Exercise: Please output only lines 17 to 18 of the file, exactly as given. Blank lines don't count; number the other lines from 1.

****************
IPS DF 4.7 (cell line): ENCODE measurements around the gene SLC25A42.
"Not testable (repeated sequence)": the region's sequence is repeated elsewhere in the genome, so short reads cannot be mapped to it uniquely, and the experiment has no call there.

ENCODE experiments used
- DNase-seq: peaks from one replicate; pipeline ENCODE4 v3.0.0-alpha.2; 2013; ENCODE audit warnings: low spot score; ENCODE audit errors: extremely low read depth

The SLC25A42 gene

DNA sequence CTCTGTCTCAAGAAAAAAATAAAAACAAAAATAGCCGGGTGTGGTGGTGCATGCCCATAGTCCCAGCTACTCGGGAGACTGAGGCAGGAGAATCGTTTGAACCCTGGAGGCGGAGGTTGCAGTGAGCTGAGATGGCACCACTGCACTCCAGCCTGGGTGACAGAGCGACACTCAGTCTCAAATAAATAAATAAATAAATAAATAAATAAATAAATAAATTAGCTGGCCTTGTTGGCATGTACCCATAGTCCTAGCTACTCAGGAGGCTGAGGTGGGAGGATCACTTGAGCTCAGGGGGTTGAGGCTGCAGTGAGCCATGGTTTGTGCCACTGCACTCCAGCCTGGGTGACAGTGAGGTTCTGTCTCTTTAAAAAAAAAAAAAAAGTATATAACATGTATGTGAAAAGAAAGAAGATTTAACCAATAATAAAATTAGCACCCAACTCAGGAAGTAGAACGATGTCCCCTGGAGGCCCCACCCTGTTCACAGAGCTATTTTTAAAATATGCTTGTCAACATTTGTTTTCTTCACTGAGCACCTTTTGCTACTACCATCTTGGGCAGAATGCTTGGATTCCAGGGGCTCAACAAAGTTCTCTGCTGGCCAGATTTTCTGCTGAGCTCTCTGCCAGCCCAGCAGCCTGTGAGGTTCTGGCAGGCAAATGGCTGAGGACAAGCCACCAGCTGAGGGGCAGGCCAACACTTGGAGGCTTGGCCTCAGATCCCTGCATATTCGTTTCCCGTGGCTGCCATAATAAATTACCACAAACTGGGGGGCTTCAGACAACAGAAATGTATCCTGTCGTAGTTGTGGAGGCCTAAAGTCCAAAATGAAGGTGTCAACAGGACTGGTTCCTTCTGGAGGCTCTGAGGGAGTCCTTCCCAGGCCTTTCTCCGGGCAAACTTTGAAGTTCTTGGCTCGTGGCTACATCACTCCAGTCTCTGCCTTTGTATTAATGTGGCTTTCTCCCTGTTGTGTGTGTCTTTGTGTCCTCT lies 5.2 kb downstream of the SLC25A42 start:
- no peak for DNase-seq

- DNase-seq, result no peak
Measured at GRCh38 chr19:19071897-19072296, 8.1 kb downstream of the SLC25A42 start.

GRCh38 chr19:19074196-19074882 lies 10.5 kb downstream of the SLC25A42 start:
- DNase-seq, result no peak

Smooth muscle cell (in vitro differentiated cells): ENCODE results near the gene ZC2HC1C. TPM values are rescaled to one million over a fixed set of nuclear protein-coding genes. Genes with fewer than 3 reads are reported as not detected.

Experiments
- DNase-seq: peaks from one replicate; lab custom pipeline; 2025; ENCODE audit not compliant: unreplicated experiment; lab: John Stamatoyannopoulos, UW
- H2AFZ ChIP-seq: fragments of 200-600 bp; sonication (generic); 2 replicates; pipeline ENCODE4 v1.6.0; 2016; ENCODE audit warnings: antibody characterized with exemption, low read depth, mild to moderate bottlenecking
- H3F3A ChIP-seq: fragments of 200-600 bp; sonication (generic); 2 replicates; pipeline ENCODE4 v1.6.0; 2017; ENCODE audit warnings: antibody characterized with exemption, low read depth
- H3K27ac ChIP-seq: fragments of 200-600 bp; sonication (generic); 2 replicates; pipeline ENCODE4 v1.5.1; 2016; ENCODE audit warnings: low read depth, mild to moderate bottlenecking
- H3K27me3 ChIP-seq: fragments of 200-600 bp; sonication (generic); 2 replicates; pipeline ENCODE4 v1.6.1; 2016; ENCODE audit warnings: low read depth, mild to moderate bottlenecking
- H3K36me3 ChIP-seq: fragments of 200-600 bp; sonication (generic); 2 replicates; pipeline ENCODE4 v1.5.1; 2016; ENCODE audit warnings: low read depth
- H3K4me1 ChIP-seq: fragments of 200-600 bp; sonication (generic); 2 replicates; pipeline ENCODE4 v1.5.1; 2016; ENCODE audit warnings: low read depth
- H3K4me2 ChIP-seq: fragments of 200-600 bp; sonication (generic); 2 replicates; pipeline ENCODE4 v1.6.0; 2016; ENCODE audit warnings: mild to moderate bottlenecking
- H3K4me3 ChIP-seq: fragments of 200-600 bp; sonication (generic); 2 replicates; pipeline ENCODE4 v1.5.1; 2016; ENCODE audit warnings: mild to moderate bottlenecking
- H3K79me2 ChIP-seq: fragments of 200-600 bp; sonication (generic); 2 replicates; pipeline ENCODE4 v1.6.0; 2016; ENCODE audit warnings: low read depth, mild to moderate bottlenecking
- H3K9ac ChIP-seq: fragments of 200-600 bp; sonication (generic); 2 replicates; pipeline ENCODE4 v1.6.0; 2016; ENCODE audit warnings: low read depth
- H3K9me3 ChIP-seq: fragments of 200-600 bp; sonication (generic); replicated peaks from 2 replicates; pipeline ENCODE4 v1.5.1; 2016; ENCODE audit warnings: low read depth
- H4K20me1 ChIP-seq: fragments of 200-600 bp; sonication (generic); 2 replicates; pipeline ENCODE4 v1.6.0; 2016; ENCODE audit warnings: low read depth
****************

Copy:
- H3K27ac ChIP-seq: fragments of 200-600 bp; sonication (generic); 2 replicates; pipeline ENCODE4 v1.5.1; 2016; ENCODE audit warnings: low read depth, mild to moderate bottlenecking
- H3K27me3 ChIP-seq: fragments of 200-600 bp; sonication (generic); 2 replicates; pipeline ENCODE4 v1.6.1; 2016; ENCODE audit warnings: low read depth, mild to moderate bottlenecking